Full Transcript:

Brian Kelly: Welcome to this episode of Talking Points. Today we have the VP of Global Marketing and Inflight Entertainment and Connectivity of Qatar Airways, Babar Rahman.

Babar Rahman: So we’ll essentially become the only airline with full [inaudible 00:00:18] broadband connectivity onboard.

Brian Kelly: That’s ahead on this episode of Talking Points right after this.

Brian Kelly: Babar. Thank you so much for joining us.

Babar Rahman: Thank you Brian. Nice to be here.

Brian Kelly: Now I’ve got a very important question, because it’s going to set the tone for the whole podcast. I’ve been told it’s Qatar [Kat-tar]. Some people say Qatar [Cut-ter]. I’ve been told the real way to say it is with some sort of grumble in the throat. What is the actual way to say your airline? Let’s settle it now.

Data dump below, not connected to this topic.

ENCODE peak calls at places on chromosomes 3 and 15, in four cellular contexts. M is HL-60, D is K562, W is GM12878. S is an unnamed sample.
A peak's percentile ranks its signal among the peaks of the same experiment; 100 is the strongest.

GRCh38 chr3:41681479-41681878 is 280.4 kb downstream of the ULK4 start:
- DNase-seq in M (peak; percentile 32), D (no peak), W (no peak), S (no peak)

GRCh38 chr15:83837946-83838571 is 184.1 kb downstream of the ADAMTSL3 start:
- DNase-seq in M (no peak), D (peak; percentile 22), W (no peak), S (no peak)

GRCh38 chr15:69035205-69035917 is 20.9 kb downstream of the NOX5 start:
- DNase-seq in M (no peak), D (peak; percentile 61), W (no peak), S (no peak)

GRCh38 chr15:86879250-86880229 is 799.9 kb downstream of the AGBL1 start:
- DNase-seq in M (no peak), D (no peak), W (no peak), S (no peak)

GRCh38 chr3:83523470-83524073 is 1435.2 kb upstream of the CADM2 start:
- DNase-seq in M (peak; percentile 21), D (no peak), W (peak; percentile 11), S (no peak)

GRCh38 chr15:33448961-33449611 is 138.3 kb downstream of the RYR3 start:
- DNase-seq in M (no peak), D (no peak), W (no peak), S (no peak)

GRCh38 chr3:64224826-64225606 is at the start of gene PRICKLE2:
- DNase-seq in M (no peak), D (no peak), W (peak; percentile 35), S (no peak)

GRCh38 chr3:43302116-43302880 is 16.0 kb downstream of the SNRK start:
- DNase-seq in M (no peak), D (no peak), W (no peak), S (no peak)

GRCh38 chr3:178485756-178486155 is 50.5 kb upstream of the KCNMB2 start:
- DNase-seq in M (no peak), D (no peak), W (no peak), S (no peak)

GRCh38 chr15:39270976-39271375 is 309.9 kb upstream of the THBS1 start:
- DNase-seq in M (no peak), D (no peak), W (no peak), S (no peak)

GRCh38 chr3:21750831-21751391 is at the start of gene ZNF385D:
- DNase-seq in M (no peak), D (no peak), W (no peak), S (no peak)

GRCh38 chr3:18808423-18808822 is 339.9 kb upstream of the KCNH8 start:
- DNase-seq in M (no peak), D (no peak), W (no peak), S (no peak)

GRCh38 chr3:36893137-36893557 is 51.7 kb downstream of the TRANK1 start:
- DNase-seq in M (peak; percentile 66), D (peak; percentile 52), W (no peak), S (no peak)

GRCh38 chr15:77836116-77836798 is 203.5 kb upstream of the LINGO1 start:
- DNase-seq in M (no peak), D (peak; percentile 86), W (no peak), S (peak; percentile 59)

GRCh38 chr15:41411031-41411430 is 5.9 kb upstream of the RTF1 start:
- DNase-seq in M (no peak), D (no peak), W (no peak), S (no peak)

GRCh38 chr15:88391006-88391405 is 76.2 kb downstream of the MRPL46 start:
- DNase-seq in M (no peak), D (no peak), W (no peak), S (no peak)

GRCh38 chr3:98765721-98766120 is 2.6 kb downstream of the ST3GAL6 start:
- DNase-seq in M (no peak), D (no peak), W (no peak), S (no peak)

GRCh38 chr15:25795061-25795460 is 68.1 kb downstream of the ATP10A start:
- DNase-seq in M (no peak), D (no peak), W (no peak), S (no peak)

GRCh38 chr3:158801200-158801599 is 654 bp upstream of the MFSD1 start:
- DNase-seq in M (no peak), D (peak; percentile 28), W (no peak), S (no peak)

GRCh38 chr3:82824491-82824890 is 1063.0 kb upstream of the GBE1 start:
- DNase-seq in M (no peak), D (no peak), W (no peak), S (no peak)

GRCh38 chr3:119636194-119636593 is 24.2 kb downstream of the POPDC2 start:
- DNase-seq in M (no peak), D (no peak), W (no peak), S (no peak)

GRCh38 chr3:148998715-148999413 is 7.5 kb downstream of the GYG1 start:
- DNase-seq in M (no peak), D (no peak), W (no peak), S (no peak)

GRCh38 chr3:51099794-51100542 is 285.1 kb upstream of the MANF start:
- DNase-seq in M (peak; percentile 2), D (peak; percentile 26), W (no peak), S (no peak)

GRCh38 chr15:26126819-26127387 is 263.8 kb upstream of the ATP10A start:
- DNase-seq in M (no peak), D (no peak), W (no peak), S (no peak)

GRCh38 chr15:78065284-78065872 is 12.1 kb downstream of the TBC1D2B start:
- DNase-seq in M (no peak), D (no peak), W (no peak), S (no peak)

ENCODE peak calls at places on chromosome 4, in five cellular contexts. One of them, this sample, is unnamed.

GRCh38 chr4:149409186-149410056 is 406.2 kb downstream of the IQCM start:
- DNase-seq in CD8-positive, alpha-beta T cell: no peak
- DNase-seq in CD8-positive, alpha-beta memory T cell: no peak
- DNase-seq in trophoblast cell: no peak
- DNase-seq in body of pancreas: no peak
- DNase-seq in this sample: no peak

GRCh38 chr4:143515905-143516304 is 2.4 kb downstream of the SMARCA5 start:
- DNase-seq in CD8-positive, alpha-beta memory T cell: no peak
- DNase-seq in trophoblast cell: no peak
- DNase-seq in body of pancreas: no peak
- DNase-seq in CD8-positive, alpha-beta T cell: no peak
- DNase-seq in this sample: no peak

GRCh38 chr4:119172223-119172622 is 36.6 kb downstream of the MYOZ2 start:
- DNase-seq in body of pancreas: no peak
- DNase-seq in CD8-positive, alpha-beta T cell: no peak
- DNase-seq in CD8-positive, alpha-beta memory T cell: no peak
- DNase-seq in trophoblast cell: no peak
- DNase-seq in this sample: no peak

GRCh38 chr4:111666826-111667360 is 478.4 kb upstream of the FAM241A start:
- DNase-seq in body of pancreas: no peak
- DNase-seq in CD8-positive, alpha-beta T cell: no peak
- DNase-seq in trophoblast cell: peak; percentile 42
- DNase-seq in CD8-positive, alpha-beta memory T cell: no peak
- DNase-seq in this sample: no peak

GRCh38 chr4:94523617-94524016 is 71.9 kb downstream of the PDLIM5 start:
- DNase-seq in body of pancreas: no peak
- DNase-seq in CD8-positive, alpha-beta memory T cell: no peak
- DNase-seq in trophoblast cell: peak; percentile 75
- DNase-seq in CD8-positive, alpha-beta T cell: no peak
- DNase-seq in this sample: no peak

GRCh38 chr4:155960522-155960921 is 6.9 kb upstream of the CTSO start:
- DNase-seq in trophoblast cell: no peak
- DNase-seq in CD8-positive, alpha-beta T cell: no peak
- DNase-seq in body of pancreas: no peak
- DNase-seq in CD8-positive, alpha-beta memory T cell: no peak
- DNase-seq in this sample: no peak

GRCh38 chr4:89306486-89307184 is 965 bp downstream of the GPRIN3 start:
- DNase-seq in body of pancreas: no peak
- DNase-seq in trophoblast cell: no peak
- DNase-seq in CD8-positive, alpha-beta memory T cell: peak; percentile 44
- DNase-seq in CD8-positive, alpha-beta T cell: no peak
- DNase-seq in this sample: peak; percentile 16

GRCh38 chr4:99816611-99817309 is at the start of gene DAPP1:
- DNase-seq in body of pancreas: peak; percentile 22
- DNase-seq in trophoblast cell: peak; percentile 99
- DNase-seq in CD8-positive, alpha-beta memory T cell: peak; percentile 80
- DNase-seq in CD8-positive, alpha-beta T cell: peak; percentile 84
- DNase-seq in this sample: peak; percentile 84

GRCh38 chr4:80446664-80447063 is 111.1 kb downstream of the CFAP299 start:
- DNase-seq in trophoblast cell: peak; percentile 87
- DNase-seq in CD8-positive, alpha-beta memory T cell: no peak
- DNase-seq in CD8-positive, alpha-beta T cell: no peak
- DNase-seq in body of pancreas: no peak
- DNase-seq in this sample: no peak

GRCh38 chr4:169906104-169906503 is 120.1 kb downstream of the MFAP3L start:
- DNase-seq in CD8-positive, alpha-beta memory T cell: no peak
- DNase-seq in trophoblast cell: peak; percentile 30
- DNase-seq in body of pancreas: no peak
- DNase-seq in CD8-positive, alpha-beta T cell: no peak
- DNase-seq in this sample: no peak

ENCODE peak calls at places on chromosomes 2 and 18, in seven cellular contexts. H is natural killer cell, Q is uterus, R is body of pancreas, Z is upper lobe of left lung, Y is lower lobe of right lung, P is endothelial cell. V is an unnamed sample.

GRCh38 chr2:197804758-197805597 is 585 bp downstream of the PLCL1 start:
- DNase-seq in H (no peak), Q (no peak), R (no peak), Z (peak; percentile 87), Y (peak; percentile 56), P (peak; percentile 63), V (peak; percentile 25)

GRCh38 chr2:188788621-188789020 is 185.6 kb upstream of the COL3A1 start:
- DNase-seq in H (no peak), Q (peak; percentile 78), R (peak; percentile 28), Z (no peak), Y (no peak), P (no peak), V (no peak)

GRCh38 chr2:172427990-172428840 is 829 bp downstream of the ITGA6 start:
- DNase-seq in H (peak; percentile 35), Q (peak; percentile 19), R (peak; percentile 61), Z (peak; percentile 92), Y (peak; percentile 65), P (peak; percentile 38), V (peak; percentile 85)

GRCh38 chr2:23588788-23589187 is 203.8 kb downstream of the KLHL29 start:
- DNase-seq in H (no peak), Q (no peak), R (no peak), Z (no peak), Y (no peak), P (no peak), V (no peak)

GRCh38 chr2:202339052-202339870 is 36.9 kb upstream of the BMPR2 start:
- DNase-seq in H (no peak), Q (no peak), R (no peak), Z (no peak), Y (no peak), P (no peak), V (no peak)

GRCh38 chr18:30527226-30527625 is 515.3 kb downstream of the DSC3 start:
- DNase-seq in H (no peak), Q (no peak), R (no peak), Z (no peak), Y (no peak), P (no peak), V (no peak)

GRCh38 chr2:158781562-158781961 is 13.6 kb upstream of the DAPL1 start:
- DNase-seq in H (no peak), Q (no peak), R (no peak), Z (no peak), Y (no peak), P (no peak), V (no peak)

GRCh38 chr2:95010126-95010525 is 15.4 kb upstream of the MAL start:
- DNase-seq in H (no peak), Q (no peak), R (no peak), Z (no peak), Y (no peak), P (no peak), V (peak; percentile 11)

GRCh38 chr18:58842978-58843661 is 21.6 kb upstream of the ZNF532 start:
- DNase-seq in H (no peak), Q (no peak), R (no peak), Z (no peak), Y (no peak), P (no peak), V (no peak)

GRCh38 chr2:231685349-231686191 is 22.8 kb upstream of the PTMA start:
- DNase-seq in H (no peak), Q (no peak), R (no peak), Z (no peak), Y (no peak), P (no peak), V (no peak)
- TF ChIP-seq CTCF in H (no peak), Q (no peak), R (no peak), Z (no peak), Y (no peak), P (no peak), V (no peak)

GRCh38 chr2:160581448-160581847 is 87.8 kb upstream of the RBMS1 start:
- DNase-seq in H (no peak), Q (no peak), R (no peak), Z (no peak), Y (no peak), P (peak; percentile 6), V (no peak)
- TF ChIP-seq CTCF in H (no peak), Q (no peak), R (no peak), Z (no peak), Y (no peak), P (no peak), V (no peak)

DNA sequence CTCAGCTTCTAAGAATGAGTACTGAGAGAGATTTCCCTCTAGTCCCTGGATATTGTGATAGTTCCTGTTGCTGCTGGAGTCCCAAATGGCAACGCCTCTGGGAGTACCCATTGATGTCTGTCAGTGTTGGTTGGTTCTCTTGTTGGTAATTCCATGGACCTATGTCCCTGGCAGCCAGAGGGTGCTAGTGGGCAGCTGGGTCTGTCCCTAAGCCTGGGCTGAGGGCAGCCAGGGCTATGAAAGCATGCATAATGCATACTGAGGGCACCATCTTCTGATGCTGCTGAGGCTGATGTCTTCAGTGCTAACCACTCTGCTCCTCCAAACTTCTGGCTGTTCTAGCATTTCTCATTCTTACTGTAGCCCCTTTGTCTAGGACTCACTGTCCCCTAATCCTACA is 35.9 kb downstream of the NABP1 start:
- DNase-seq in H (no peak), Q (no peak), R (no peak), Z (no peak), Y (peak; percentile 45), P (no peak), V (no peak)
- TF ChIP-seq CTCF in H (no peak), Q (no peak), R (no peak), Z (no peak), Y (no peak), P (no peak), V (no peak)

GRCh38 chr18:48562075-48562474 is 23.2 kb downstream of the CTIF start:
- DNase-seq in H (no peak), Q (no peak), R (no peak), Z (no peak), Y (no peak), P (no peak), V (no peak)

Babar Rahman: So the actual way to say is this Qatar [Cut-tar]. Qatar Airways. I mean, that’s in the dialect how you would say…

Brian Kelly: Qatar.

Babar Rahman: Qatar. But of course somehow it might be difficult to pronounce for some accents. So you can also call it in English, we call it Qatar [Cat-tar].

Brian Kelly: Qatar. Qatar Airways. So people can call it whatever they want as long as they’re booking plane tickets.

Babar Rahman: Absolutely. On one of the best airlines on the planet.

Brian Kelly: So did you always know that you wanted to get into the aviation business? Has this been a career dream of yours?

Babar Rahman: Well, to be honest with you, I wanted to be a pilot.

Brian Kelly: Oh.

Babar Rahman: And that’s how it all began. But for some reason or the other, I was not able to finish pilot school. So I decided okay, I might as well go into management.

Brian Kelly: Okay.

Babar Rahman: And I finished up courses in my bachelor’s in, actually, computer sciences, and then I went on and did my double MBA in management and the other one in international marketing.